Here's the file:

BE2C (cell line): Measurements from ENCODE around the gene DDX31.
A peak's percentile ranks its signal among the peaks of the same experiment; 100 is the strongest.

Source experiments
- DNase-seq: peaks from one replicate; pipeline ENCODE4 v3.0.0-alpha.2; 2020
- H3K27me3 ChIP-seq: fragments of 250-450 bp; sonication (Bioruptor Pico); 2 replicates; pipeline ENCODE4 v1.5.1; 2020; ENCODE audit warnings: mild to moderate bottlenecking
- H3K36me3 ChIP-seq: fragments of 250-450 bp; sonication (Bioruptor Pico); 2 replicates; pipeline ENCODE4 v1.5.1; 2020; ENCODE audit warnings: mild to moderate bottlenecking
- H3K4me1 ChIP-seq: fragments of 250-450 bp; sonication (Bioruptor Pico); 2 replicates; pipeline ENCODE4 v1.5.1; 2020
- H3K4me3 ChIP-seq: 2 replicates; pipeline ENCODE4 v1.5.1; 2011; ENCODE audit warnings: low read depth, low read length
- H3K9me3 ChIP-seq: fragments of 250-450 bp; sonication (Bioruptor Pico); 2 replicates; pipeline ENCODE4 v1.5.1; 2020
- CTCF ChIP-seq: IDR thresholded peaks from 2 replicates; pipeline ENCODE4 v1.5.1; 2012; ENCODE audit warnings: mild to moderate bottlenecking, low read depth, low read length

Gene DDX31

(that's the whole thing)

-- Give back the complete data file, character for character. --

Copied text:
BE2C (cell line): Measurements from ENCODE around the gene DDX31.
A peak's percentile ranks its signal among the peaks of the same experiment; 100 is the strongest.

Source experiments
- DNase-seq: peaks from one replicate; pipeline ENCODE4 v3.0.0-alpha.2; 2020
- H3K27me3 ChIP-seq: fragments of 250-450 bp; sonication (Bioruptor Pico); 2 replicates; pipeline ENCODE4 v1.5.1; 2020; ENCODE audit warnings: mild to moderate bottlenecking
- H3K36me3 ChIP-seq: fragments of 250-450 bp; sonication (Bioruptor Pico); 2 replicates; pipeline ENCODE4 v1.5.1; 2020; ENCODE audit warnings: mild to moderate bottlenecking
- H3K4me1 ChIP-seq: fragments of 250-450 bp; sonication (Bioruptor Pico); 2 replicates; pipeline ENCODE4 v1.5.1; 2020
- H3K4me3 ChIP-seq: 2 replicates; pipeline ENCODE4 v1.5.1; 2011; ENCODE audit warnings: low read depth, low read length
- H3K9me3 ChIP-seq: fragments of 250-450 bp; sonication (Bioruptor Pico); 2 replicates; pipeline ENCODE4 v1.5.1; 2020
- CTCF ChIP-seq: IDR thresholded peaks from 2 replicates; pipeline ENCODE4 v1.5.1; 2012; ENCODE audit warnings: mild to moderate bottlenecking, low read depth, low read length

Gene DDX31